If the person who is recommending your home inspection has a financial interest in the outcome of the inspection, they may refer you to an inspector who they know will overlook any problem that is so significant that it will cause you to cancel your purchase contract. You should get independent referrals to a home inspector, rather than relying upon the recommendations of those who might profit from the sale of a property, such as the property owner, or a real estate agent or broker involved in the sale.
You need to understand the scope of your home inspection, and what will be included and excluded from your inspection. If you will need to repair or replace a septic system, dig a new well, engage in a costly environmental clean-up project, or bring in an exterminator and repair insect damage, you will obviously benefit from knowing what will be required and its cost before you purchase a property.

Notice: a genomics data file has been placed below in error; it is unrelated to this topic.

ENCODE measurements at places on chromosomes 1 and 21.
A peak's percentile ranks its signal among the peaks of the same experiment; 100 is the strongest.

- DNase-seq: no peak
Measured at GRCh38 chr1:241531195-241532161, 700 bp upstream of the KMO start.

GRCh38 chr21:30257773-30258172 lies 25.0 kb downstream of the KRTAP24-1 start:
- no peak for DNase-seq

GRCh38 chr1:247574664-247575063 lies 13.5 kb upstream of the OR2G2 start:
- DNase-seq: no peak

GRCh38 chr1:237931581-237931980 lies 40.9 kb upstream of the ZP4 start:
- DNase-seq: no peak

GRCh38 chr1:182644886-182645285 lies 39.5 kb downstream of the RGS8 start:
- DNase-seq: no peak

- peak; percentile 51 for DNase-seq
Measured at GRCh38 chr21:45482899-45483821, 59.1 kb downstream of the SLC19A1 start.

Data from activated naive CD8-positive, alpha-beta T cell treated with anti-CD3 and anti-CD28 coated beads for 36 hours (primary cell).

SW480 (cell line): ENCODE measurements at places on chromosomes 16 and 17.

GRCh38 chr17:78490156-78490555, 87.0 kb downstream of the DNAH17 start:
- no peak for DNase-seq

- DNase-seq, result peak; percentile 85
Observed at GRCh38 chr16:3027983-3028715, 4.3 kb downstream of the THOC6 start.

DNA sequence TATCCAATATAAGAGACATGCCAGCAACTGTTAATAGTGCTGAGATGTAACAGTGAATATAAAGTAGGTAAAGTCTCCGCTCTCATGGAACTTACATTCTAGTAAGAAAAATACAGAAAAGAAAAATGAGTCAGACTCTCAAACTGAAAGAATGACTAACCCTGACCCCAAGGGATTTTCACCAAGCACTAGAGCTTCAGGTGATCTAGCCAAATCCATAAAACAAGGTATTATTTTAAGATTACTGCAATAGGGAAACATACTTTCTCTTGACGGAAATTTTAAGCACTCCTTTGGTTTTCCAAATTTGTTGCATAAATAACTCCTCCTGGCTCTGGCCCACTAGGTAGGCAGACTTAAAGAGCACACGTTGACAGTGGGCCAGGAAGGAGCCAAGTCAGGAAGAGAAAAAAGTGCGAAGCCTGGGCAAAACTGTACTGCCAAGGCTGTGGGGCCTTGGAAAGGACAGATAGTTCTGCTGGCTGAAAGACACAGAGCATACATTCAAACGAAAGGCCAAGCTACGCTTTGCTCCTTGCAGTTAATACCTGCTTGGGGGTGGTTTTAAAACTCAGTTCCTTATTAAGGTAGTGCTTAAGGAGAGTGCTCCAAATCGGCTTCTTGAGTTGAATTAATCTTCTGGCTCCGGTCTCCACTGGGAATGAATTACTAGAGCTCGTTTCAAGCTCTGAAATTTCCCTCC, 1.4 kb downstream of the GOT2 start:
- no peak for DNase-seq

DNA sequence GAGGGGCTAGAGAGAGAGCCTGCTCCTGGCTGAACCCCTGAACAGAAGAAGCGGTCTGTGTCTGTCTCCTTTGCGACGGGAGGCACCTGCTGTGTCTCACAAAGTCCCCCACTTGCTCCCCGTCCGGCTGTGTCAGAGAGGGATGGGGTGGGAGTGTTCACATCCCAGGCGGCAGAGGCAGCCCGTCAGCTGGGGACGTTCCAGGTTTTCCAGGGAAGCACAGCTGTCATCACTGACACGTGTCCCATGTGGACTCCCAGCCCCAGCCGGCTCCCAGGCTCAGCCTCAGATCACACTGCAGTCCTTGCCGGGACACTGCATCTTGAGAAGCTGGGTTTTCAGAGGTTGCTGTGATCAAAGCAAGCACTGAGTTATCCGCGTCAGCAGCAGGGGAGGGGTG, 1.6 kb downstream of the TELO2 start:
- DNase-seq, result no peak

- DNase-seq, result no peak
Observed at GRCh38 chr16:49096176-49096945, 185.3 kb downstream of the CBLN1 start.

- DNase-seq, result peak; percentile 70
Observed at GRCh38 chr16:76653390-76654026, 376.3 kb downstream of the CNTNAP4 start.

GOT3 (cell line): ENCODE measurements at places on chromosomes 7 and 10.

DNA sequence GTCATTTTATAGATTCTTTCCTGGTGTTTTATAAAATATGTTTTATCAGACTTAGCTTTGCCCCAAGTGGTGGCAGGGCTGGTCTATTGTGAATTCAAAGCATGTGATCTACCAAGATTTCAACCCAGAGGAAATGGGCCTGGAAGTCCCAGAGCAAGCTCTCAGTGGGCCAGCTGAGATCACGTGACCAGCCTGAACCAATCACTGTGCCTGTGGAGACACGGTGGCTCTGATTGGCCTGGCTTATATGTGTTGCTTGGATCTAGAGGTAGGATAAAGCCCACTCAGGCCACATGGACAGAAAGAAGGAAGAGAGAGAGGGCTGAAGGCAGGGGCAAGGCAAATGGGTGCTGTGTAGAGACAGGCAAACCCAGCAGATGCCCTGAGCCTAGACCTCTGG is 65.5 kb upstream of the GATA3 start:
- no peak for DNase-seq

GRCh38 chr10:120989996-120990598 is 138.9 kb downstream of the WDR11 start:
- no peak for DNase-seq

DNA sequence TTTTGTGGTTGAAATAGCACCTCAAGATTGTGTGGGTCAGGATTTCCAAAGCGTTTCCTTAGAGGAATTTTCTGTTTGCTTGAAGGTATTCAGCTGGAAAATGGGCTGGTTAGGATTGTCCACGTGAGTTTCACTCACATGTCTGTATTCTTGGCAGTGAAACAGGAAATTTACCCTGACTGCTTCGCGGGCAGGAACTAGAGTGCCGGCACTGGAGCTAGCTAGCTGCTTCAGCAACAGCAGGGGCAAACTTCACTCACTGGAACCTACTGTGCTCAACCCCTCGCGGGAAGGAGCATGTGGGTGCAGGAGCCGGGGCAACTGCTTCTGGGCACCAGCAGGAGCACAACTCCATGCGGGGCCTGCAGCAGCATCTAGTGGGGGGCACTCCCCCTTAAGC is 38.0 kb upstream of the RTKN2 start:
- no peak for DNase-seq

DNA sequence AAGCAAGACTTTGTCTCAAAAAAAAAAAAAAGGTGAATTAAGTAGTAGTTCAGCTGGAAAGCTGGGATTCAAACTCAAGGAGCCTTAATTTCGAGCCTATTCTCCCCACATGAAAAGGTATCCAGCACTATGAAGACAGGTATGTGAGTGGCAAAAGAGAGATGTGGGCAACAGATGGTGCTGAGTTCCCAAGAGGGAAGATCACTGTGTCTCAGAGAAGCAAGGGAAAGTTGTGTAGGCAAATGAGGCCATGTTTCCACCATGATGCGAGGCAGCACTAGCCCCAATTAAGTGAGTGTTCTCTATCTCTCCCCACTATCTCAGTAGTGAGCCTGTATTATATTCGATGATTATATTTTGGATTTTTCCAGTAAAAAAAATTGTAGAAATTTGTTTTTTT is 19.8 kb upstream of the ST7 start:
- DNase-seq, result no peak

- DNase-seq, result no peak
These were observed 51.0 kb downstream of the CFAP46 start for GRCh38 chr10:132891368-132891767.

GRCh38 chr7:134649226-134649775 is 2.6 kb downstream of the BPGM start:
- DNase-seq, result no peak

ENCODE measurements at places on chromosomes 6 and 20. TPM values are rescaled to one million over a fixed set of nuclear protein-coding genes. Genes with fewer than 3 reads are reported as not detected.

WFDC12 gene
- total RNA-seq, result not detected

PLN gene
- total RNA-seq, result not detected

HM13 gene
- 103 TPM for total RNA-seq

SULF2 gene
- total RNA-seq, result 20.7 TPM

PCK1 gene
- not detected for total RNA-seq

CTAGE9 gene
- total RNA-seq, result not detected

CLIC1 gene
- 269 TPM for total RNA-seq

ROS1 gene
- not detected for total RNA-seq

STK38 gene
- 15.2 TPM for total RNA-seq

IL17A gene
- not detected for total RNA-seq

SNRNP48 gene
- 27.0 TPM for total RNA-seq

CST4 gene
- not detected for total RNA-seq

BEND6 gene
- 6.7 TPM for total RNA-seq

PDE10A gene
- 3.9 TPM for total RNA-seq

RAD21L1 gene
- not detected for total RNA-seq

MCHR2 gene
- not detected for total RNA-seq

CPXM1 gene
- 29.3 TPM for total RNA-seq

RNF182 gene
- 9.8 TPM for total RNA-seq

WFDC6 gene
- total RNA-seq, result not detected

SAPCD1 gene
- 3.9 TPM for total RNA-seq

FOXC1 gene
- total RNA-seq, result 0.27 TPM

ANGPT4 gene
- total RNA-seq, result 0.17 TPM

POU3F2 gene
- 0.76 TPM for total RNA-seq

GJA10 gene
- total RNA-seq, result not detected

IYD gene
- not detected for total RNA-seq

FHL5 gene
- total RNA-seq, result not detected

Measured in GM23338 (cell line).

For example, if you are purchasing a home with a septic field, you need to either hire an inspector who can inspect the septic system and perform a perk test or utilize a second inspector to verify the condition of the field. The same applies to properties which may have environmental problems, such as a lot that has been used for illegal dumping, properties containing or which have ever contained above-ground or underground storage fuel storage tanks, and properties dependent on well water, or that may have an insect or termite infestation, or may have an issue with radon levels.
Inspectors are called upon to inspect homes which are often furnished, and usually have floor coverings. Many homes up for sale are also freshly painted.